We live in an age of technology, where smartphones and the internet have made it possible for advertisers to get in touch with us anytime, anywhere, and to reach us by using our online behaviors.
Fentonmiller argues that marketing techniques, such as personas, or customizing messages according to a buyer's preferences and age group aren't necessarily bad, but it really depends on what the company is selling.
For example, a weight-conscious teen may come across weight loss ads, leading to unhealthy eating habits or nutritional deficiencies. These ads can also negatively impact the next generation by increasing obesity, damaging self-esteem, and promoting smoking, cannabis, and booze.
According to research, over 75% of 8- to 11-year-olds struggle to tell ads apart from other content, and only about 50% of 12- to 15-year-olds realize search results are sponsored, regardless of whether they are labeled "ad" or not.
Until an individual is much older, they are unable to critically evaluate what they see online, allowing businesses to take advantage of these age-related weaknesses.
That’s why there was a heated discussion that led to policy changes - most notably the COPPA (Children’s Online Privacy Protection Act) rules for websites like YouTube. Since 1998 when Congress passed the Children's Online Privacy Protection Act (COPPA), a formidable legal barrier has been created between children and teens.
But advertising to teens younger than 15 has also become more challenging for businesses that have to develop campaigns without compromising teens’ data security while attending to parents' concerns about fragile minds being manipulated by unscrupulous and deceptive advertising tactics.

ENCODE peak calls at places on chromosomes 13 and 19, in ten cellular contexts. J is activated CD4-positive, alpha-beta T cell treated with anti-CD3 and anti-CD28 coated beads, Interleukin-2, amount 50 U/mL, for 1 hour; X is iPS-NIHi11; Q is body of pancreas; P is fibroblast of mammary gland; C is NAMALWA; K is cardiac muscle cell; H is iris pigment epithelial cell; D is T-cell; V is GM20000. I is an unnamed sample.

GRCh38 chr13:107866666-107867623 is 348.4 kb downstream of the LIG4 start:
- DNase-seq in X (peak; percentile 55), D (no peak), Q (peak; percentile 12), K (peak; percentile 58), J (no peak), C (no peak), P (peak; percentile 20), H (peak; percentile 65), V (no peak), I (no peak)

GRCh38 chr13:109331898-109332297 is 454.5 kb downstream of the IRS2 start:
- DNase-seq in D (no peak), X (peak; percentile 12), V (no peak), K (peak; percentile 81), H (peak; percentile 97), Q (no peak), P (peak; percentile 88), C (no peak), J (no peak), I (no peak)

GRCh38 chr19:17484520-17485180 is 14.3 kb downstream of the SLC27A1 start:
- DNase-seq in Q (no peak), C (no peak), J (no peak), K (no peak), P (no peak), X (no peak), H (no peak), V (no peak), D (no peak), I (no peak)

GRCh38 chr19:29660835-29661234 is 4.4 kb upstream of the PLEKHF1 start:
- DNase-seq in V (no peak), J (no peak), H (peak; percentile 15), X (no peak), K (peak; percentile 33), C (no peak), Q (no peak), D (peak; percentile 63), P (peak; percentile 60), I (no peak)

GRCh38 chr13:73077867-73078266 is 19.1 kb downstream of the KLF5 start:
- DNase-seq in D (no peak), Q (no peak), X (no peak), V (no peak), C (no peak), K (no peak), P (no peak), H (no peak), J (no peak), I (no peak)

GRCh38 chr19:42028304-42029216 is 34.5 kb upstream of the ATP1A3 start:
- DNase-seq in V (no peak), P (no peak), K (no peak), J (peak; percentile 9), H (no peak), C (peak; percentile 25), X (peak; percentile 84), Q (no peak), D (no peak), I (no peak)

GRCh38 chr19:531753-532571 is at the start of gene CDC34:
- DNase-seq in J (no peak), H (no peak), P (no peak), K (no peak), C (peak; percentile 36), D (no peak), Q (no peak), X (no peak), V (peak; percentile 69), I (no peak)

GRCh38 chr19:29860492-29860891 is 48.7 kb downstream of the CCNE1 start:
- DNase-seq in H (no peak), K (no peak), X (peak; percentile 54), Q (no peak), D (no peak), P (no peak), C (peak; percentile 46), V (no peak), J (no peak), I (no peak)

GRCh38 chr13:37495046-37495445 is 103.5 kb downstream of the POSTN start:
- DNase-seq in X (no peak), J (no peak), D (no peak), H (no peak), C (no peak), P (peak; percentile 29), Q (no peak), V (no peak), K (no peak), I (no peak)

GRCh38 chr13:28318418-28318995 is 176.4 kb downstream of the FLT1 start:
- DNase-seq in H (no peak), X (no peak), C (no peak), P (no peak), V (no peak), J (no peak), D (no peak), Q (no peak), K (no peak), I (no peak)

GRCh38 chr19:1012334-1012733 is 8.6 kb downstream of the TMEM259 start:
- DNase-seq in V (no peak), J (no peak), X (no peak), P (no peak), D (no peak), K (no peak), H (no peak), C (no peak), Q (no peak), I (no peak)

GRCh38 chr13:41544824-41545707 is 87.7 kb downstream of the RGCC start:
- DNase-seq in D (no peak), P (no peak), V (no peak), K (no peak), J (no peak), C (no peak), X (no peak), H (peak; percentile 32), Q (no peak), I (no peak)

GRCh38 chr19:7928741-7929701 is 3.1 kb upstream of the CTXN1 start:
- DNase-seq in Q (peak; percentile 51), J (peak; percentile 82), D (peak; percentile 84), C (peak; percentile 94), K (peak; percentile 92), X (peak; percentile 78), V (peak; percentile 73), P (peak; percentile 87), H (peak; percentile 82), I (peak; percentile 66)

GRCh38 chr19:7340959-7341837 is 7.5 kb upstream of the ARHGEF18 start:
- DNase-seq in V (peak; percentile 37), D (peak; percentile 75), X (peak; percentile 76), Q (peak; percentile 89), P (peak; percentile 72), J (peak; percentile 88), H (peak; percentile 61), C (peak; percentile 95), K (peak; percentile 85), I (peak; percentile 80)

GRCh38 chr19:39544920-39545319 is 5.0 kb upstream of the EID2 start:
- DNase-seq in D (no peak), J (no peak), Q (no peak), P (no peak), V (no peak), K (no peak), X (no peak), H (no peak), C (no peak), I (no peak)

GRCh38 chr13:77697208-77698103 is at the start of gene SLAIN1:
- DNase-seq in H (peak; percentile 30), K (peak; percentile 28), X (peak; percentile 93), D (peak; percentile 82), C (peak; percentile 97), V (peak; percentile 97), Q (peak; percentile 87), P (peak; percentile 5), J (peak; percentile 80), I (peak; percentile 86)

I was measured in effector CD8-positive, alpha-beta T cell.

Every tech marketing campaign’s planning and development process should include a section devoted to addressing the needs of particular segments of the target audience, like teens, a process that has become easier with smart marketing.
At Driver Studios, our goal is to effectively and responsibly distribute your content to the right audience on the right platform across OTT, CTV, and YouTube, as well as across mobile and desktop games on the world's largest COPPA-compliant network.
Check out our kids’ advertising services and get in touch to get personalized recommendations based on your brand strategy, goals, and target audience.
There is a fickleness to teenagers' minds, causing them to change their tastes in online content as frequently as they do in their wardrobes. Also, the spending habits and lifestyles of this generation differ greatly from those of millennials. In the end, it was the pandemic that made them who they are.
But unfortunately, marketers are still trying to reach this demographic through traditional persuasion methods. It’s probably time to update your marketing strategies when it comes to your teen audience, and here below we provide 4 useful suggestions.
Generally, one of the most important marketing tips for young people is to demonstrate commitment to ethical sourcing, protecting the environment, and reducing your carbon footprint.
According to a recent study, Gen Zers are even more likely to spend 10% more on sustainable brands. You can use philanthropy and green sourcing as marketing tools for your brand if you use them carefully and responsibly. But be careful with cause marketing.
Just promoting your organization's name in support of a charitable or eco-friendly project without considering the underlying cause might backfire because customers may turn against the organization if the cause is later changed or stopped.